fellow researchers at the Max Planck Institute for Infection Biology in Berlin. Having spent many years examining the impact H. pylori has on the stomach’s epithelium cells, the team were in search of answers as to why cancer was able to form in an environment in which cells are being replenished so rapidly. As stem cells are the longest living cells in the stomach, the researchers began their search for answers here. While it had previously been believed that H. pylori affected only the rapidly-replaced surface cells, but the research revealed that the bacteria managed to infiltrate the stem cells, causing them to rapidly multiply.

The team arrived at this conclusion following tracing the behaviour of two different types of stem cells in the stomach of mice. According to Science News Online:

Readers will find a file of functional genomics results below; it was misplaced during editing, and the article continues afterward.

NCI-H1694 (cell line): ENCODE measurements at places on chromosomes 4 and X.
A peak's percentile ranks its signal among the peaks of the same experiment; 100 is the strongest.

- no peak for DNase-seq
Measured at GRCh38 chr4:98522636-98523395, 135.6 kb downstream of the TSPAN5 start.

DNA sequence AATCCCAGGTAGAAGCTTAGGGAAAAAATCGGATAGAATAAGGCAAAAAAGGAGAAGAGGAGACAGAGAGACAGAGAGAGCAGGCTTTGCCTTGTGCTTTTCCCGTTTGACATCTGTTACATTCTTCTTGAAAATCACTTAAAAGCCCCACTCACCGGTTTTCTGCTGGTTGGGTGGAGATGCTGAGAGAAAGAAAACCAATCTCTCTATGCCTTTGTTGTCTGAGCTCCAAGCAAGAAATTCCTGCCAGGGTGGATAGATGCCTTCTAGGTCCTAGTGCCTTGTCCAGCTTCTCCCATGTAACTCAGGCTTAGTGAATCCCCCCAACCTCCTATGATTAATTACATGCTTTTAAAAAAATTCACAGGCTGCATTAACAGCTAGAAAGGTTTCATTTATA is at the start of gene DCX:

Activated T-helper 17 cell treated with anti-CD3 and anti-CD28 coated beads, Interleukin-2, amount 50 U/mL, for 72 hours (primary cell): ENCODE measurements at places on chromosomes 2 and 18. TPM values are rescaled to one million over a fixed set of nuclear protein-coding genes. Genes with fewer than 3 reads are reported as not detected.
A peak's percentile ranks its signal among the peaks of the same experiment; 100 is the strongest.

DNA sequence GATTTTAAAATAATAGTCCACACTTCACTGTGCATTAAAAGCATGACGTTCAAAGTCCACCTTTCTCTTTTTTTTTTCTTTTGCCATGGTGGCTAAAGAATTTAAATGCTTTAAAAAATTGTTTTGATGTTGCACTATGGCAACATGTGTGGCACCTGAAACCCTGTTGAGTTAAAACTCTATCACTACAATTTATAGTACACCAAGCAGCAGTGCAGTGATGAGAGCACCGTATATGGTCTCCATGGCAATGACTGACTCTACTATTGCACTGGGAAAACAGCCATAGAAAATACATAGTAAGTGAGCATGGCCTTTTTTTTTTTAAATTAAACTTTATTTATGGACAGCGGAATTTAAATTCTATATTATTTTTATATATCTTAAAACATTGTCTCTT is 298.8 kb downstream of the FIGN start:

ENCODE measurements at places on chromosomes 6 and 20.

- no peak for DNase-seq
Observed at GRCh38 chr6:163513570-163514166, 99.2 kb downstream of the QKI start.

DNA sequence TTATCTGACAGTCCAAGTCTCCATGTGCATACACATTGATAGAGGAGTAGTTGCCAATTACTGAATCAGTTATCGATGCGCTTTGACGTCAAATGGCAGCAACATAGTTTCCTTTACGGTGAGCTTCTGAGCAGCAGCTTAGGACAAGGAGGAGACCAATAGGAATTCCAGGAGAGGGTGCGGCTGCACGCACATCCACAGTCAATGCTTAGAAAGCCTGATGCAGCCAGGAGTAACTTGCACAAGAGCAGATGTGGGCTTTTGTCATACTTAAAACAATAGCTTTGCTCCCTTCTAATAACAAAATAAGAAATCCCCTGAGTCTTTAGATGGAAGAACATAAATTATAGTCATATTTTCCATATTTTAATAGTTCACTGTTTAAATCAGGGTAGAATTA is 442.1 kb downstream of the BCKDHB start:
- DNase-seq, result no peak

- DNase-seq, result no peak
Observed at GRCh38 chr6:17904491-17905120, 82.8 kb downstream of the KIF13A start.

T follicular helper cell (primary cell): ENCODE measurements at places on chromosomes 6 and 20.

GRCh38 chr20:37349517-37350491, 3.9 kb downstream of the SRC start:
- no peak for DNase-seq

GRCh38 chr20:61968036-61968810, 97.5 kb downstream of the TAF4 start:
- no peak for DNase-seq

Both respond to a signalling molecule called Wnt, which maintains stem cell turnover in many adult tissues. Crucially, they discovered that myofibroblast cells in the connective tissue layer directly underneath the glands produce a second stem cell driver signal, R-spondin, to which the two stem cell populations responded differently. It is this signal, which turned out to control the response to H. pylori: Following infection, the signal is ramped up, silencing the more slowly cycling stem cell population and putting the faster cycling stem cell population into overdrive.

According to one of the study authors and clinical scientist Michael Sigal, these results substantiate the theory that chronic bacterial infections are strongly linked with cases of stomach. “Our findings show that an infectious bacterium can increase stem cell turnover,” he says. “Since H. pylori causes lifelong infections, the constant increase in stem cell divisions may be enough to explain the increased risk of carcinogenesis observed.”